Report on the Christian Men’s Movement
A Report on the Christian Men’s Movement
Last Monday through Wednesday, 50 leaders of men’s ministries met in Kansas City for our 12th annual National Coalition of Men’s Ministries (“NCMM”) leaders meeting.
When we gather I feel like I am with the most homogeneous group with whom I’ve ever met, because we are all so passionate about one thing — our vision — a disciple-making ministry to men in every church.
Here’s an overall sense of the Christian men’s movement today from our meeting:
- It’s robust
- It’s leaders are optimistic
- The movement is expanding
- Many new leaders are coming on board
- Churches are eager to figure out the men’s discipleship conundrum
- The focus has shifted to equipping leaders in the local church with training and resources
The NCMM meeting was powerful because it gave every leader a voice in the future direction of the movement. Under the very capable leadership of our president, Rick Kingham, we worshipped together, gave and received encouragement, heard uplifting updates from the ministries present, felt a positive mood, renewed old friendships and made new ones, established contacts, made strategic alliances, and coordinated strategic initiatives.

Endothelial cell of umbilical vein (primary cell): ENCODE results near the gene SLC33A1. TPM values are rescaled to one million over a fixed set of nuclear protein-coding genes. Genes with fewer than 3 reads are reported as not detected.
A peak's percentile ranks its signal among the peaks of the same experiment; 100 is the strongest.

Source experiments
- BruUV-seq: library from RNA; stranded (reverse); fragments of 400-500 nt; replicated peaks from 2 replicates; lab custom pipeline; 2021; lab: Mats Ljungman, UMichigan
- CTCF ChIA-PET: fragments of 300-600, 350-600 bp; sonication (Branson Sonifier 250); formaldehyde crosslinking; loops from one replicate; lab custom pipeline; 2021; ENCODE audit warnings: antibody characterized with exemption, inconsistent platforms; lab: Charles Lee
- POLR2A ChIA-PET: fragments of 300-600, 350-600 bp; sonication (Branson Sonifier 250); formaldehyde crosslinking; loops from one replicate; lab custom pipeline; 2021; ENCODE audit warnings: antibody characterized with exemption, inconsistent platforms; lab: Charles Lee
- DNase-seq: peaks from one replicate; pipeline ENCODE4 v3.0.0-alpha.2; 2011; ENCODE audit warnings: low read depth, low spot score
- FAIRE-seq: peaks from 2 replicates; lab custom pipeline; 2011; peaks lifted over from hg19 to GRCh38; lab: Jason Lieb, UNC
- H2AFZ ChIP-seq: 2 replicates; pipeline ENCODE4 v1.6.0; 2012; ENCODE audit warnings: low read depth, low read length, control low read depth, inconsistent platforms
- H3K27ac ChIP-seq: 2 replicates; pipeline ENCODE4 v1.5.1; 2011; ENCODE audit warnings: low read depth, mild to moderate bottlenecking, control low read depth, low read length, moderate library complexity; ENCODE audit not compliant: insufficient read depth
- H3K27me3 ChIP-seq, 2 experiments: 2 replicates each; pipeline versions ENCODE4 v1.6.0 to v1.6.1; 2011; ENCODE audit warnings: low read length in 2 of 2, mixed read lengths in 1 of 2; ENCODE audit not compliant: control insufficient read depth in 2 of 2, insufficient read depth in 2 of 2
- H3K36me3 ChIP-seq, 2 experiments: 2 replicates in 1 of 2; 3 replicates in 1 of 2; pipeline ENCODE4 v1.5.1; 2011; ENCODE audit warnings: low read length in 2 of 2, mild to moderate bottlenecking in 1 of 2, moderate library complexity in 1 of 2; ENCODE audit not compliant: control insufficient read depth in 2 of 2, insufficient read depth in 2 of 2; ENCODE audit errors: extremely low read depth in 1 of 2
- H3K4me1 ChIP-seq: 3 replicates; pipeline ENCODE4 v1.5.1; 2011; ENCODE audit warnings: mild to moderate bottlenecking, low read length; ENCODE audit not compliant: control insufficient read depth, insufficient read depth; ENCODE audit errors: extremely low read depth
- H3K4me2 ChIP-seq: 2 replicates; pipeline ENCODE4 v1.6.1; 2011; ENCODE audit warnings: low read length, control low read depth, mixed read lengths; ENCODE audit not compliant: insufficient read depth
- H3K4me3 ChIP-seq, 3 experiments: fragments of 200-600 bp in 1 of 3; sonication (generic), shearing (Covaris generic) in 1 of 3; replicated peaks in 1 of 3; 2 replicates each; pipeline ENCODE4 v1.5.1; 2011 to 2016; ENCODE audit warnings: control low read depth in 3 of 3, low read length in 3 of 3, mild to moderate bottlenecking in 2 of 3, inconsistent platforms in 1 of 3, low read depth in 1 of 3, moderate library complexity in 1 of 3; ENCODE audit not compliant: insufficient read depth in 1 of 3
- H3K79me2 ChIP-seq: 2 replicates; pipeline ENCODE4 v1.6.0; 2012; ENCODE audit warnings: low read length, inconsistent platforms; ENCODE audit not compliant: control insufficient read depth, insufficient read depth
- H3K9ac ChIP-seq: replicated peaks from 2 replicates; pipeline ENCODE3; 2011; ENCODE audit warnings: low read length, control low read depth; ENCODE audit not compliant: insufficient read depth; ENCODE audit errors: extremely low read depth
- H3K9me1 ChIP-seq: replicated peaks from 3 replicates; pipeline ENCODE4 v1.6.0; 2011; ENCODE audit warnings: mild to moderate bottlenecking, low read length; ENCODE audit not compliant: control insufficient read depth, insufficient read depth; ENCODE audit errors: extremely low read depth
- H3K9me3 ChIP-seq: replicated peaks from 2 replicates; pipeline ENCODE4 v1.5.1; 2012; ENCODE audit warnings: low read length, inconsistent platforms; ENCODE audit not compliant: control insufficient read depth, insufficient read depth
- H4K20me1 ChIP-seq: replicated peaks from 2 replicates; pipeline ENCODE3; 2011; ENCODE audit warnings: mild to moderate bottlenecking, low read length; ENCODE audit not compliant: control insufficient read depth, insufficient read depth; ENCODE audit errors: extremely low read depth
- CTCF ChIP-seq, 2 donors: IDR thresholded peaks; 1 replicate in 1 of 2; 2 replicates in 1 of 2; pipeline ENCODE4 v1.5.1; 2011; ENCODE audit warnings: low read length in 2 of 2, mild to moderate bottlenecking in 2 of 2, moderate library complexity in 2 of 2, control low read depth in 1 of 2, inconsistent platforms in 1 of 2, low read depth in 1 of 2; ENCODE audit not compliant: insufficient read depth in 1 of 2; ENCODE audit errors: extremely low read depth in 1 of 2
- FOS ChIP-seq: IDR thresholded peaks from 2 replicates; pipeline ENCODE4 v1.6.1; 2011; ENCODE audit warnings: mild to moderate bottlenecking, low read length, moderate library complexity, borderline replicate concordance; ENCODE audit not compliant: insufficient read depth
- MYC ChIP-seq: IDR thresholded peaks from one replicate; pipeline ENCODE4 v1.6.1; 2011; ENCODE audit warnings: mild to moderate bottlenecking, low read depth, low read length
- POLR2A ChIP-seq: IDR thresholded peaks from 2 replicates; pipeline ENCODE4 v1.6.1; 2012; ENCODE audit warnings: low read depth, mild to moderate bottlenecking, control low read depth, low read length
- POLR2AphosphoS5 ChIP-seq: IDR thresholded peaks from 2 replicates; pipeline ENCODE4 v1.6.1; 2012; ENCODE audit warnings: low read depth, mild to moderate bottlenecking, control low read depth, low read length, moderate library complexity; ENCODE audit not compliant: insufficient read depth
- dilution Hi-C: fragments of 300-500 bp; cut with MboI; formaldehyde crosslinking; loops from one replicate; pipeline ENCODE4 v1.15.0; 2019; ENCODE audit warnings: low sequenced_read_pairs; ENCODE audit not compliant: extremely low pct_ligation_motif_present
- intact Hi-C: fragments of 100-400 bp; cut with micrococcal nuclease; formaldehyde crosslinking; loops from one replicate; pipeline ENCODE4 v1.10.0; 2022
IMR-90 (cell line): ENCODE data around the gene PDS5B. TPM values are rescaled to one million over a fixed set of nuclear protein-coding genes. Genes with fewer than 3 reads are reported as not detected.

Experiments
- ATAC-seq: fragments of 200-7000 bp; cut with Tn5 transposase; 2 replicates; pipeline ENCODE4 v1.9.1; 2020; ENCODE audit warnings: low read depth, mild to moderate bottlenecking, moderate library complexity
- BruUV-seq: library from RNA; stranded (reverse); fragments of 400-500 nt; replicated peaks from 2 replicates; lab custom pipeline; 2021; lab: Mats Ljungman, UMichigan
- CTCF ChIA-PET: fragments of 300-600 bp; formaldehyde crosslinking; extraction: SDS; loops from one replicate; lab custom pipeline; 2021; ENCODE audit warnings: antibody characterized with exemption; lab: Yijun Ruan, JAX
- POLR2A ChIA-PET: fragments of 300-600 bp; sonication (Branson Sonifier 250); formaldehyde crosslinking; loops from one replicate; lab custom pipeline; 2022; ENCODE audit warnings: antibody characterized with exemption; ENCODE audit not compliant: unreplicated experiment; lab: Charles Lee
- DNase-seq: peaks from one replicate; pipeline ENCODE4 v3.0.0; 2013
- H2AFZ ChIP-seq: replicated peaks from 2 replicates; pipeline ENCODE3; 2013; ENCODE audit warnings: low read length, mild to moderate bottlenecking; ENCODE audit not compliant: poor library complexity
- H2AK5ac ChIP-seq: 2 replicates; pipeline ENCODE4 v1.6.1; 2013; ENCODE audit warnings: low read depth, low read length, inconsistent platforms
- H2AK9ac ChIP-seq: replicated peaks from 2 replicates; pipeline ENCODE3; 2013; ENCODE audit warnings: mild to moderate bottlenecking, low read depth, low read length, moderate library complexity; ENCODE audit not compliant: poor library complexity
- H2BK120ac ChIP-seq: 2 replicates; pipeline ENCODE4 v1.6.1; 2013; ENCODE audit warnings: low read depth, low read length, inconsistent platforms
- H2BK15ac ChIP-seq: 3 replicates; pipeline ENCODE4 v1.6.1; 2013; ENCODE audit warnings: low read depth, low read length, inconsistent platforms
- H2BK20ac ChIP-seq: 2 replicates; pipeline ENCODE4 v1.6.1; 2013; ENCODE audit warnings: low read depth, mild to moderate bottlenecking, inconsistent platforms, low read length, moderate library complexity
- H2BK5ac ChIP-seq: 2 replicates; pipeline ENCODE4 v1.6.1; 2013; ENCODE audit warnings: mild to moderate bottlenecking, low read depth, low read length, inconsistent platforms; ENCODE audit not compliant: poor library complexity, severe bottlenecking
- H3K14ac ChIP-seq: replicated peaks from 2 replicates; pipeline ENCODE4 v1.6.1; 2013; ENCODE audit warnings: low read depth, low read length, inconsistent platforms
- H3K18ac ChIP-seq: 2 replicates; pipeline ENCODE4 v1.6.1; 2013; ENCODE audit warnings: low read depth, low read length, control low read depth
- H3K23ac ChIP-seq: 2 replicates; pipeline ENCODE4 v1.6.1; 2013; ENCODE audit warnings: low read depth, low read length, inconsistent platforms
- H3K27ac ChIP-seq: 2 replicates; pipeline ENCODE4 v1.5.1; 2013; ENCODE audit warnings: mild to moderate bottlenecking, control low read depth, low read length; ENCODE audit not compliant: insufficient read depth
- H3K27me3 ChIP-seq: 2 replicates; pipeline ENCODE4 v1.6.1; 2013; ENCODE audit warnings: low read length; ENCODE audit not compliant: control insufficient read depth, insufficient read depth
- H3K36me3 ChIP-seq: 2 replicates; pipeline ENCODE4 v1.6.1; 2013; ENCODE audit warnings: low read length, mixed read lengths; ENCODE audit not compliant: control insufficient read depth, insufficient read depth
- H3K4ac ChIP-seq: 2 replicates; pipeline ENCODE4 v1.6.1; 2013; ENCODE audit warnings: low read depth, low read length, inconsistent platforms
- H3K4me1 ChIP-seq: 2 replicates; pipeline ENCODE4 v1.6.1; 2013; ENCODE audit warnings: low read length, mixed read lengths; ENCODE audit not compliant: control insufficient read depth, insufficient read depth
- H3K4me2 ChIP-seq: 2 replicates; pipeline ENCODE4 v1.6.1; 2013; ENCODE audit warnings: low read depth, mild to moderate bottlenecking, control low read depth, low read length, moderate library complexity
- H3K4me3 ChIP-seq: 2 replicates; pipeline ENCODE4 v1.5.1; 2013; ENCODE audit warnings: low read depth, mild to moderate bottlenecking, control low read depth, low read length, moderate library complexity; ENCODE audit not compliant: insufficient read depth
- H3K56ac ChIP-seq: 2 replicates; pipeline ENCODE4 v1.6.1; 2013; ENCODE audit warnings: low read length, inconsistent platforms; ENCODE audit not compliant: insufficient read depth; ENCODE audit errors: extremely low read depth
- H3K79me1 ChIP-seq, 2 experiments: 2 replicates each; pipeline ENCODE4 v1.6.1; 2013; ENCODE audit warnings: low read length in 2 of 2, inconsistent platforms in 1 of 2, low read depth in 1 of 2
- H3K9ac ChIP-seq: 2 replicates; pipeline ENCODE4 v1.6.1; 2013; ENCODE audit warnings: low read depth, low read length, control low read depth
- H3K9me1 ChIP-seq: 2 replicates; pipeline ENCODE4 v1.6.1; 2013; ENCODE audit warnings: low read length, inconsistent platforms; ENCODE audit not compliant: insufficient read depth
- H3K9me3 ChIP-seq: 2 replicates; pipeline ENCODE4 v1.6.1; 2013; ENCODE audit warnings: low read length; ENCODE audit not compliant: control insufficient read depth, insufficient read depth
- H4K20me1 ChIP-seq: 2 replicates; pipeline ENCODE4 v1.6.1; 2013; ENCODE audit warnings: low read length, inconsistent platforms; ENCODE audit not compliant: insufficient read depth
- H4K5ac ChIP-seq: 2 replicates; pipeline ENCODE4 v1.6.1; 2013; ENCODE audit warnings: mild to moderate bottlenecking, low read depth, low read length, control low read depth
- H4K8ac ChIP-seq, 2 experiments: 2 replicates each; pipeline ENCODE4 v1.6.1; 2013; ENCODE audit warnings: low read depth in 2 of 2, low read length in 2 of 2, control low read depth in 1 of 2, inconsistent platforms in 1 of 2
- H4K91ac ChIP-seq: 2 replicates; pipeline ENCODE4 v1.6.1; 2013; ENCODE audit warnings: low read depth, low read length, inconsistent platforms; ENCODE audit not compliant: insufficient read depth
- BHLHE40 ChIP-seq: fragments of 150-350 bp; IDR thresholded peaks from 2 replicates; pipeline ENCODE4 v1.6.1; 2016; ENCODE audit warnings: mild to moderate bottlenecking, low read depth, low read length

NCMM is also valuable because it blunts the effects of the Fall. The meeting helped us toward victory over suspicion, jealousy, envy, gossip, competition, duplication, strategic overlaps, and strategic gaps.
Promising new initiatives were discussed, including:
- www.disciplemen.com which will gather the world’s best men’s discipleship training, resources, and leaders together in a single online location
- The launch of Iron Sharpens Iron conferences as a resource for local church leaders, and
- An initiative to gather the men of our nation and their sons and grandsons together on the National Mall once every 10 years in perpetuity.
If five years ago I had been asked, “Is the Christian men’s movement going to make it?” I would have answered, “It’s too early to say.”
Today it seems to me that the movement has reached sustainability
So, please be encouraged! Next week I will empirically answer the critics who say, “The Christian men’s movement has failed.”
No man left behind…
Pat Morley, Ph.D.
Of the 113,00,000 men 15 and older, 10,600,000 were 15 – 19 years of age, and 10,800,000 were 20 – 24 years of age. The number of men 20 – 21 years of age were estimated from Census Bureau totals. http://www.census.gov/compendia/statab/tables/06s0011.xls , retrieved September 29, 2006.